Fiscal balance swings to deficit in June, but 1st half gap shrinks

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By Karl Angelo N. Vidal

THE NATIONAL GOVERNMENT’s fiscal balance swung to a deficit in June after two straight months of surplus — even amid relatively flat state spending and a double-digit hike in tax collections — with the first half nevertheless yielding a much smaller budget gap than a year ago, the Bureau of the Treasury reported on Monday.

Treasury data bared a P41.8-billion fiscal deficit last month that was 22.93% smaller than the year-ago P54.3 billion, as revenues grew 4.32% to P233.9 billion from P224.2 billion and expenditures slipped by 0.99% to P275.7 billion from 278.5 billion.

Tax collections, which contributed 90% to total revenues, increased by 11.85% to P210.5 billion from P188.2 billion. The Bureau of Internal Revenue (BIR), which accounted for three-fourths of tax collections and 67.46% of total revenues, collected 15.39% more at P157.8 billion from P136.8 billion, while the Bureau of Customs, which contributed less than a fourth to tax collections and more than a fifth to total revenues, raked in 2.5% more at P51.3 billion from P50 billion.

Last month also saw non-tax revenues — consisting mainly of subsidies for taxes on government transactions — fall by 35.06% to P23.4 billion from P36 billion even as the Treasury collected 37.13% more at P10.7 billion, compared to P7.8 billion a year ago, while other offices’ take was more than halved to P12.7 billion from P28.2 billion.


Despite the mid-April approval of the P3.662-trillion national budget that caused government expenditures to increase by 7.8% in May (with primary expenditures — or net of interest payments — growing by nine percent that month), a 3.06% drop to P246.6 billion in June’s primary expenditures — which include spending on infrastructure and other capital outlays — from P254.4 billion a year ago offset a 20.91% rise in interest payments to P29.1 billion from P24.1 billion.

The year-to-date budget balance stood at a P42.6-billion deficit that was 77.91% smaller than the year-ago P193-billion gap.

Total revenues increased by 9.71% to P1.548 trillion last semester from P1.411 billion a year ago, with tax revenues growing by a tenth to P1.381 trillion from P1.255 trillion. The BIR collected 10.56% more at P1.066 trillion from P964.5 billion, while Customs grew collections by 8.45% to P303 billion from P279.4 billion.

Non-tax revenues increased by 6.95% to P166.6 billion from P155.8 billion, as the Treasury increased collections by 32.48% to P87.6 billion from P66.1 billion while other offices’ take dropped 11.89% to P79 billion from P89.7 billion.

The government spent 0.83% less at P1.59 trillion last semester from P1.604 trillion a year ago, as a 1.94% drop in primary expenditures — “mainly because the government operated under a reenacted budget during the first four months of 2019” as well as the ban on new public works 45 days ahead of the May 13 midterm elections — to P1.41 trillion from P1.438 trillion offset an 8.8% increase in interest payments to P180.1 billion from P165.5 billion.

“We are still making our analysis, but basically the decline is due to delayed passage of the 2019 GAA (General Appropriations Act) and ban on implementation of projects due to the local and national elections,” Budget Assistant Secretary Rolando U. Toledo said in a mobile phone message when asked for an explanation for June’s smaller public spending.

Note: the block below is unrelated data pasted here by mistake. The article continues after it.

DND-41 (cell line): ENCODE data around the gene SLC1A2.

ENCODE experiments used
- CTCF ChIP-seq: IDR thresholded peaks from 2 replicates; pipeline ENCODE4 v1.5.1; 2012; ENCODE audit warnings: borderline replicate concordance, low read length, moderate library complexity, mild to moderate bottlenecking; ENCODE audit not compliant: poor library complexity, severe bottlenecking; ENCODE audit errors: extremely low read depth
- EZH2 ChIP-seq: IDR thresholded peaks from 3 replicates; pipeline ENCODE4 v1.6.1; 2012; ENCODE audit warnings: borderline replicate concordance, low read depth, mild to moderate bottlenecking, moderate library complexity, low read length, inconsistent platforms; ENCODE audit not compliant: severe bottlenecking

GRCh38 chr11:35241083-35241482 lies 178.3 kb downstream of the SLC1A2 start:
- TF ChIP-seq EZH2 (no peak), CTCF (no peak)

The government operated on a reenacted 2018 budget from January to April 15, when President Rodrigo R. Duterte signed this year’s national budget into law but vetoed P95.3 billion in appropriations that he said were not in accordance with the administration’s priorities, slashing the total to P3.662 trillion.

The delay prompted the inter-agency Development Budget Coordination Committee (DBCC) in mid-March to cut its 2019 GDP growth assumption to 6-7% from 7-8% originally.

Economic managers had also blamed delayed budget enactment for the slowdown in GDP growth in the first quarter to 5.6% — its worst quarterly performance in four years.

Nicholas Antonio T. Mapa, senior economist at ING Bank N.V. Manila, said the spending drop could result in “lackluster” second-quarter GDP growth, which will be reported on Aug. 8. “Despite the government’s best efforts to implement ‘catch up spending’, the projected misstep coming from the government spending side coupled with possible handicapped capital formation could mean 2Q GDP struggles to get past six percent again,” Mr. Mapa told reporters in an e-mail.

Still, Mr. Mapa said the Philippines could end 2019 at the lower-end of the state’s 6-7% GDP target on the back of reinvigorated household spending, a resurgence in capital formation as the Bangko Sentral ng Pilipinas cuts policy rates further and stepped-up government spending.

Meanwhile, Rizal Commercial Banking Corp. economist Michael L. Ricafort said the year-on-year increase in BIR collections signals “improvements in recurring revenue collections that reflect improvement in overall fiscal performance,” which could lead to further upgrades in the country’s credit ratings.

According to the latest DBCC meeting last week, revenue collections are projected to reach P3.15 trillion in 2019, equivalent to 16.4% of GDP. Disbursements, meanwhile, are targeted to reach P3.77 trillion this year, equivalent to 19.6% of GDP.

The programmed deficit ceiling was maintained at 3.2% of GDP from 2019 to 2022 “to sustain the government’s investments on infrastructure and human capital development.”

National government fiscal performance (June 2019)